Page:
Precious (Push Movie Tie-in Edition) by Sapphire, Audiobook (CD) | Barnes & Noble
Precious (Push Movie Tie-in Edition)

Precious (Push Movie Tie-in Edition)

3.9 83
by Sapphire
     
 

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An electrifying first novel that shocks by its language, its circumstances, and its brutal honesty, Push recounts a young black street-girl's horrendous and redemptive journey through a Harlem inferno. For Precious Jones, 16 and pregnant with her father's child, miraculous hope appears and the world begins to open up for her when a courageous, determined teacher

Overview

An electrifying first novel that shocks by its language, its circumstances, and its brutal honesty, Push recounts a young black street-girl's horrendous and redemptive journey through a Harlem inferno. For Precious Jones, 16 and pregnant with her father's child, miraculous hope appears and the world begins to open up for her when a courageous, determined teacher bullies, cajoles, and inspires her to learn to read, to define her own feelings and set them down in a diary.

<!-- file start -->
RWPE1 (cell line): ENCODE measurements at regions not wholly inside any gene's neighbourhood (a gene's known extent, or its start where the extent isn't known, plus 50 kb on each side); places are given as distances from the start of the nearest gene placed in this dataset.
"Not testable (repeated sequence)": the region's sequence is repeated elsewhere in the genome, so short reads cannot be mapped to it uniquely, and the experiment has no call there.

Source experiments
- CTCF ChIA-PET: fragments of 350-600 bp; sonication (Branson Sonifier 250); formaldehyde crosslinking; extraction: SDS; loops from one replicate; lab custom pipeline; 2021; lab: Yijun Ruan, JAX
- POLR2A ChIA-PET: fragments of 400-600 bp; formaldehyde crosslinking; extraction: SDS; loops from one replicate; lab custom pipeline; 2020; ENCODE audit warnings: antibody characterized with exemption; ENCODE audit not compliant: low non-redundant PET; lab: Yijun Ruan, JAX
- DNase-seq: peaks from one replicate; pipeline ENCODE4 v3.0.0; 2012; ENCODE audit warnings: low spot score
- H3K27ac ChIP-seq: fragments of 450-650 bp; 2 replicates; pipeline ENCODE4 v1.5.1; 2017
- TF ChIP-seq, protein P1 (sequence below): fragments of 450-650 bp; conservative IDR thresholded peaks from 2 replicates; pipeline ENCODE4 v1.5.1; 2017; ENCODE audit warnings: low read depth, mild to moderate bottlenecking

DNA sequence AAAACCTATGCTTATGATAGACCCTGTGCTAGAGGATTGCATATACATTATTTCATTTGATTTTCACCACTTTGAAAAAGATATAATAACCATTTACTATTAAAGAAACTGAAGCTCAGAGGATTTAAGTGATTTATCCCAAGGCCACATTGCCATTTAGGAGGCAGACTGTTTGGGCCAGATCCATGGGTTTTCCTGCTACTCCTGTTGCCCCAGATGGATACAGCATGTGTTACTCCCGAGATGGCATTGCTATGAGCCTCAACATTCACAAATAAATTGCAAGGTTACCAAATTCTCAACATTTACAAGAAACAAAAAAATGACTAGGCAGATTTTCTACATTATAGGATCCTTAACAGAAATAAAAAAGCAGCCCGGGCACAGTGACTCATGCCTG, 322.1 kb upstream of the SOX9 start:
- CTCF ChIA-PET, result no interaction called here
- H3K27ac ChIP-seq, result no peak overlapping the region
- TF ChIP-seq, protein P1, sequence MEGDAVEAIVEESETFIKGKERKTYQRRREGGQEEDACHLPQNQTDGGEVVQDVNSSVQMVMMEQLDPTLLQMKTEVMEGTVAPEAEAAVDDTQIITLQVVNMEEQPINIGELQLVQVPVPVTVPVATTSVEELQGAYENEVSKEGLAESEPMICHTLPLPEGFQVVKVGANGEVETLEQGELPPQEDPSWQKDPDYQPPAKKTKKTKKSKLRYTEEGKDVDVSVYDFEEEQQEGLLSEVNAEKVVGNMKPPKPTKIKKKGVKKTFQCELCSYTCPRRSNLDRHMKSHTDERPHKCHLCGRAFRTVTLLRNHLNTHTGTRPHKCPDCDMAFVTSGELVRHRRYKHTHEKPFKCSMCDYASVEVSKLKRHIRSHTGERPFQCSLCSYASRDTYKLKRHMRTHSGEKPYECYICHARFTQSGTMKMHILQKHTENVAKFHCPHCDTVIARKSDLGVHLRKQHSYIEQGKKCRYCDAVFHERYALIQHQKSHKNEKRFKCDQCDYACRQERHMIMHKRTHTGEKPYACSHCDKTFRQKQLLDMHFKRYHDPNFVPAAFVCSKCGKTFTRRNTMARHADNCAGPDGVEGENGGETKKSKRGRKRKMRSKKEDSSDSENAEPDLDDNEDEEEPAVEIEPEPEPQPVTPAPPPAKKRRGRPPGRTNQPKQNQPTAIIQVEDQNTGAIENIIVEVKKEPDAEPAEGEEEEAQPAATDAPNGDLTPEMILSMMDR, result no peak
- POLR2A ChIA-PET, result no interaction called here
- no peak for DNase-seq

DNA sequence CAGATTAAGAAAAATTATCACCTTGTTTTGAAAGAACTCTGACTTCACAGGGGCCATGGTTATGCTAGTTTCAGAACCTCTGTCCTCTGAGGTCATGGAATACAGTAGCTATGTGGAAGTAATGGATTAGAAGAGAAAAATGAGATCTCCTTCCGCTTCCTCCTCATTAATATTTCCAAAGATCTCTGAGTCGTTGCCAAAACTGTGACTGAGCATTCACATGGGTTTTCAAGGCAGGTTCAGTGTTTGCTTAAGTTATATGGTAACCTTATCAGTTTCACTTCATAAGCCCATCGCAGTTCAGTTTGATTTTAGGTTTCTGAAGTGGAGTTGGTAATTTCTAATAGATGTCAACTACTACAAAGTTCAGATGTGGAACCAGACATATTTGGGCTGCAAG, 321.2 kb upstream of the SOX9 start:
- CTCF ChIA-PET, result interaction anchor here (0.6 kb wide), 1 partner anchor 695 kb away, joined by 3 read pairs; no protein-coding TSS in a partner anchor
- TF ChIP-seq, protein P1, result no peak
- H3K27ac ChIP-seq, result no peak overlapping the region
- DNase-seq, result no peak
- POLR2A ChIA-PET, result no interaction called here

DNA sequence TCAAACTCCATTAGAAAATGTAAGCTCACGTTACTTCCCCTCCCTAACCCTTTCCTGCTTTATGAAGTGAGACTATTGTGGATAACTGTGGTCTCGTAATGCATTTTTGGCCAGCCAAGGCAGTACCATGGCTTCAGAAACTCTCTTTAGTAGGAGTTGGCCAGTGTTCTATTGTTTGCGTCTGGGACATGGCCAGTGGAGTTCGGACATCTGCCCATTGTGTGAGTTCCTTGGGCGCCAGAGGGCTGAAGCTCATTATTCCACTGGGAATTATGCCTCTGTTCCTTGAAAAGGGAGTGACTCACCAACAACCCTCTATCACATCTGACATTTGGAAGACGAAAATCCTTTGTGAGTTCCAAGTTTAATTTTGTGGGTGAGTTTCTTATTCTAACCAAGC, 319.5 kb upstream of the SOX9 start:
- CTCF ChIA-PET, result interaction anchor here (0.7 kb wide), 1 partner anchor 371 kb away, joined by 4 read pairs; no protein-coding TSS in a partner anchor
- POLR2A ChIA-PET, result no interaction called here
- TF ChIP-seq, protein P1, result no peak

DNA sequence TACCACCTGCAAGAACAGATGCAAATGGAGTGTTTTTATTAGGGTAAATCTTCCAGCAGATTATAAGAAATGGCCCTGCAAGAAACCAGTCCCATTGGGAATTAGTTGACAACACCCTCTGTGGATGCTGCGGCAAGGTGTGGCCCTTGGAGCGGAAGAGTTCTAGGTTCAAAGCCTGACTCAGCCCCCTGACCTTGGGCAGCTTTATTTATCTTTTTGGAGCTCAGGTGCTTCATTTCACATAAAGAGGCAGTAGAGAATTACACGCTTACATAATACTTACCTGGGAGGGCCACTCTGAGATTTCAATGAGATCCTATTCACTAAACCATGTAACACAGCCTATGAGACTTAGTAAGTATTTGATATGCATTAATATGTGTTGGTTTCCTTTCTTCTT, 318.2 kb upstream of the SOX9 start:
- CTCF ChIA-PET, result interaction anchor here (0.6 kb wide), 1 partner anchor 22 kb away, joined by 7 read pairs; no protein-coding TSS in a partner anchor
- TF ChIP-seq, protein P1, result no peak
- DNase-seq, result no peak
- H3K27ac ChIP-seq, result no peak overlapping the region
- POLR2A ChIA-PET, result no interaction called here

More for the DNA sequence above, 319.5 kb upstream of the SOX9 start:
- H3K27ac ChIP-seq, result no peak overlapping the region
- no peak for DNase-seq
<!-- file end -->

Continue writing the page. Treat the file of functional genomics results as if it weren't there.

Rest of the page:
Editorial Reviews

Publishers Weekly - Publisher's Weekly